• COVID-19 Update: June 23rd Edition

    The following originally appeared on the Baker Institute Blog and is coauthored by Vivian Ho, Ph.D. (@healthecontx), James A. Baker III Institute Chair in Health Economics, Kirstin Matthews, Ph.D. (@stpolicy), Baker Institute Fellow in Science and Technology Policy and Heidi Russell, M.D., Ph.D., Associate Professor, Department of Pediatrics, Baylor College of Medicine and Associate Director, Center for Medical Ethics and Health Policy, Baylor College of Medicine.

    By the Numbers

    As of Friday, June 19, data from the Covid Tracking Project showed that the 7-day average (smoothed) number of new U.S. daily cases rose to 24,591, a 19% increase relative to 20,686 the previous Friday. The percent of cases testing positive rose from 4.1% a week earlier to 5.5% last Friday. An encouraging note is that the smoothed number of daily deaths has been falling steadily in the U.S. from a peak of 2,047 on April 21st to 610 last Friday. As testing has increased, the share of patients with less severe cases may be increasing, and healthcare professionals may have improved their ability to treat the virus. Here in Texas, the growth in the number of smoothed daily cases rose 71% between June 12 and 19, and the smoothed number of daily deaths rose from 22 to 29. The smoothed percent of people testing positive rose from 6.1% on June 12th to 8.8% last Friday.

    Risk Factors and Disease Effects

    Early coronavirus testing data from a handful of U.S. cities and states suggest that recent protests against racial injustices haven’t yet led to a marked uptick in new cases.

    Sweden, which decided not to initiate a lockdown during the pandemic, reported that only 14% of Stockholm residents tested positive for coronavirus antibodies in the past 6 weeks. Meanwhile, a study published last month indicates that 57% of residents in Bergamo, Italy had antibodies.

    While the Chinese government suggested that in late January there were just 495 cases of Covid-19, their actions, which include erecting 2 large hospitals in Wuhan in early February, suggest the number was significantly higher. Several research groups have tried to estimate the real number with counts ranging from only 1000 to more than 75,000 Covid-19 cases– with the majority of models suggesting at least 15,000.

    A new article in the New England Journal of Medicine, suggests that differences in the severity of an individual’s response to Covid-19 might be linked to their blood type. Studying the genes of patients infected by SARS-Cov-2, the scientists found those individuals with type A blood had a higher risk compared to the O type which was protective.

    The New York Times reports that a paper published in Nature Medicine on June 18th suggests that antibodies, which are protective proteins made in response to an infection — may last only two to three months, especially in people who never showed symptoms while they were infected. A second paper, published on Thursday in the journal Nature, suggests that even low levels of antibodies might be enough to thwart the virus.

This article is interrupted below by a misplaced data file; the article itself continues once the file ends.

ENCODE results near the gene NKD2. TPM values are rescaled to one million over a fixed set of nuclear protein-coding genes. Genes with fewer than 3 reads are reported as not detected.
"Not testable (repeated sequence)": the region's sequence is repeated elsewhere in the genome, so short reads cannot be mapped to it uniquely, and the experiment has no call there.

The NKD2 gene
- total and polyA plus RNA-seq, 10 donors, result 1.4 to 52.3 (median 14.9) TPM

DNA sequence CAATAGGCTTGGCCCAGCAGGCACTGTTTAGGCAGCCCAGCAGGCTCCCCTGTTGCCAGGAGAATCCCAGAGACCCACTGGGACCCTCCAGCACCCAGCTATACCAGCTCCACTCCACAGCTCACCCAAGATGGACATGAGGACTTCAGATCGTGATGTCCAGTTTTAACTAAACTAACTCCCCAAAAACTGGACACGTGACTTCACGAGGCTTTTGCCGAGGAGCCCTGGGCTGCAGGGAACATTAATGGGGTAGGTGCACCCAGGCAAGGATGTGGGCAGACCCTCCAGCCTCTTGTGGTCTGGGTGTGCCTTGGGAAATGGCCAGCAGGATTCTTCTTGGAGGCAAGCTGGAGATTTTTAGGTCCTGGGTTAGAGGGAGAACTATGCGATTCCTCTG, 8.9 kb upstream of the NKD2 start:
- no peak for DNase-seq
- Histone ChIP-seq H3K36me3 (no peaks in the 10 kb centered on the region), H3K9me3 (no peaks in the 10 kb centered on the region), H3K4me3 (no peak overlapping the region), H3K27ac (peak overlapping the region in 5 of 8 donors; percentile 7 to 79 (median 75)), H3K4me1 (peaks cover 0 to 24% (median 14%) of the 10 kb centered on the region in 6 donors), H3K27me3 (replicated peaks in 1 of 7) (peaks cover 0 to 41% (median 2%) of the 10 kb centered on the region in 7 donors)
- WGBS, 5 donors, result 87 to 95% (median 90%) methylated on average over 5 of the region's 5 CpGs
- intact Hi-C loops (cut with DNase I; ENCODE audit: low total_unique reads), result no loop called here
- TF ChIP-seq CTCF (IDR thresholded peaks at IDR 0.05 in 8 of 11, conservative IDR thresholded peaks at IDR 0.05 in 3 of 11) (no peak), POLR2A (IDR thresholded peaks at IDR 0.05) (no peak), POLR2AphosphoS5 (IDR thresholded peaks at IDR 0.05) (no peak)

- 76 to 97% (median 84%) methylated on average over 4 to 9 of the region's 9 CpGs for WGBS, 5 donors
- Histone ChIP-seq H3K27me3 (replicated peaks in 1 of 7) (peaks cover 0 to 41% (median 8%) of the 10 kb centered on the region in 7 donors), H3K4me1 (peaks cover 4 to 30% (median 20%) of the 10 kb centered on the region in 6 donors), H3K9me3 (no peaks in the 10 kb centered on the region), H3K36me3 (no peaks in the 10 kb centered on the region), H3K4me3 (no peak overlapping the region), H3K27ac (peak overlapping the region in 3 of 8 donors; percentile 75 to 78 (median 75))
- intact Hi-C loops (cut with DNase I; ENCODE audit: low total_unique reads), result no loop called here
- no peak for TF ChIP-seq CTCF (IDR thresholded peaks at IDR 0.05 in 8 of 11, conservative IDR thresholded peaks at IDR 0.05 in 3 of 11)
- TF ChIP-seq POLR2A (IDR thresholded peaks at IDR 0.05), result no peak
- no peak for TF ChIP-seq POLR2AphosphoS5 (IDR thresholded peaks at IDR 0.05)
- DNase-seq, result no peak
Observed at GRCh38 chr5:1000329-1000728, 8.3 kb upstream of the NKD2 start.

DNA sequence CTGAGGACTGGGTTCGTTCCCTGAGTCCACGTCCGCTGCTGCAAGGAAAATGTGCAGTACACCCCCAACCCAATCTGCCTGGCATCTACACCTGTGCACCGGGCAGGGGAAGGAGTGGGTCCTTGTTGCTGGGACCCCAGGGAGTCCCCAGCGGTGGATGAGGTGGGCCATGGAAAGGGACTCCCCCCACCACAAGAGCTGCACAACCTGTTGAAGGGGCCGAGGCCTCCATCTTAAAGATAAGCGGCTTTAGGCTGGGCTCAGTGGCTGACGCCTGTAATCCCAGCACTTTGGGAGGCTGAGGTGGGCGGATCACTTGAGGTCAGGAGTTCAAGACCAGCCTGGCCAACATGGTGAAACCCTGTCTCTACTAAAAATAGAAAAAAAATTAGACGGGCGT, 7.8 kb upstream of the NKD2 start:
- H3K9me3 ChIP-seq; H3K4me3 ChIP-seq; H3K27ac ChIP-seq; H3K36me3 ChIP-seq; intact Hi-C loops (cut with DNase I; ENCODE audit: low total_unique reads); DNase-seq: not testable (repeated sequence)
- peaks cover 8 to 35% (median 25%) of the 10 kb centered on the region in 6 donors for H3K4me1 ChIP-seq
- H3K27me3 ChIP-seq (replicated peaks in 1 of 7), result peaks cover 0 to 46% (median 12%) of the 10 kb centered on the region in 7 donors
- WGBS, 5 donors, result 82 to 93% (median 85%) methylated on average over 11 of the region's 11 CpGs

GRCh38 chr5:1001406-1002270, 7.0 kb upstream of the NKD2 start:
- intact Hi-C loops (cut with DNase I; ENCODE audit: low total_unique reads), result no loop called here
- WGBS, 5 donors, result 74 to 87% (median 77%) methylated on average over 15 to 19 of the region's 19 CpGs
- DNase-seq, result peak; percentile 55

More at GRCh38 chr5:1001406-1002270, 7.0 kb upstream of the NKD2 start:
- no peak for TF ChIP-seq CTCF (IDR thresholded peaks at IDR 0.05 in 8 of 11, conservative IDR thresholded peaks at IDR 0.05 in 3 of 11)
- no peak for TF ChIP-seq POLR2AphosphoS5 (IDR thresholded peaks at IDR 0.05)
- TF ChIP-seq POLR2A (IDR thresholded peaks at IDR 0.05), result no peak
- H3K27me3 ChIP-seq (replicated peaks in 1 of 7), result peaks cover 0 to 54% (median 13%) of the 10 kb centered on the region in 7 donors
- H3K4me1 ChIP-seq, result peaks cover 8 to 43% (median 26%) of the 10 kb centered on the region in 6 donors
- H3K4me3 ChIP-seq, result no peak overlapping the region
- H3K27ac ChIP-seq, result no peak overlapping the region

In New York, the front lines of the virus fight have shifted from intensive care units to recovery areas. For the most severe Covid cases, recovery can be a long and arduous process. Some must relearn to swallow without choking. Others must relearn to walk, have crippling nerve pain, or face cognitive deficits.

    Vaccines and Treatments

    Scientists at the University of Oxford on Tuesday claimed that an inexpensive steroid called dexamethasone reduced deaths of patients on ventilators by one-third, and deaths of patients on oxygen by one-fifth. However, the study behind these claims has not been peer-reviewed or published.

    Drug makers worldwide are rushing to test and manufacture vaccines against the coronavirus, but they are facing a shortage of vials and the special glass they are made from. Glass for pharmaceuticals contains chemicals that make it resistant to drastic temperature changes and keep vaccines stable.

    After polls indicating that as many as half of Americans would not take a Covid-19 vaccine, the nonprofit Public Good Projects launched Stronger, a campaign against anti-vaccine rhetoric. The campaign aims to counter misleading and inaccurate information on vaccines on social media with evidence-based, scientific information.

    Policy Interventions

    While many worry that Governor Abbott’s reopening criteria have been too lax to contain the spread of the coronavirus, some Houston restaurants where an employee has tested positive are taking matters into their own hands and closing for several days, deep cleaning, and/or testing all employees before reopening. Information on San Antonio restaurants and bars where coronavirus exposure occurred is circulating on Facebook.

    Since the pandemic began, workers have filed roughly 5,000 COVID-related complaints spanning all industries. In mid-June, the United Food and Commercial Workers International Union released updated estimates suggesting that 225 of its members have died and more than 29,000 have been infected or exposed. However, the Occupational Safety and Health Administration has only issued on Covid-related citation so far.

    Most coronavirus tests costs about $100. But insurers report having paid Gibson Diagnostic Labs in Dallas as much as $2,315 for the test. The recent CARES Act requires that insurers cover the full cost of coronavirus testing.

     
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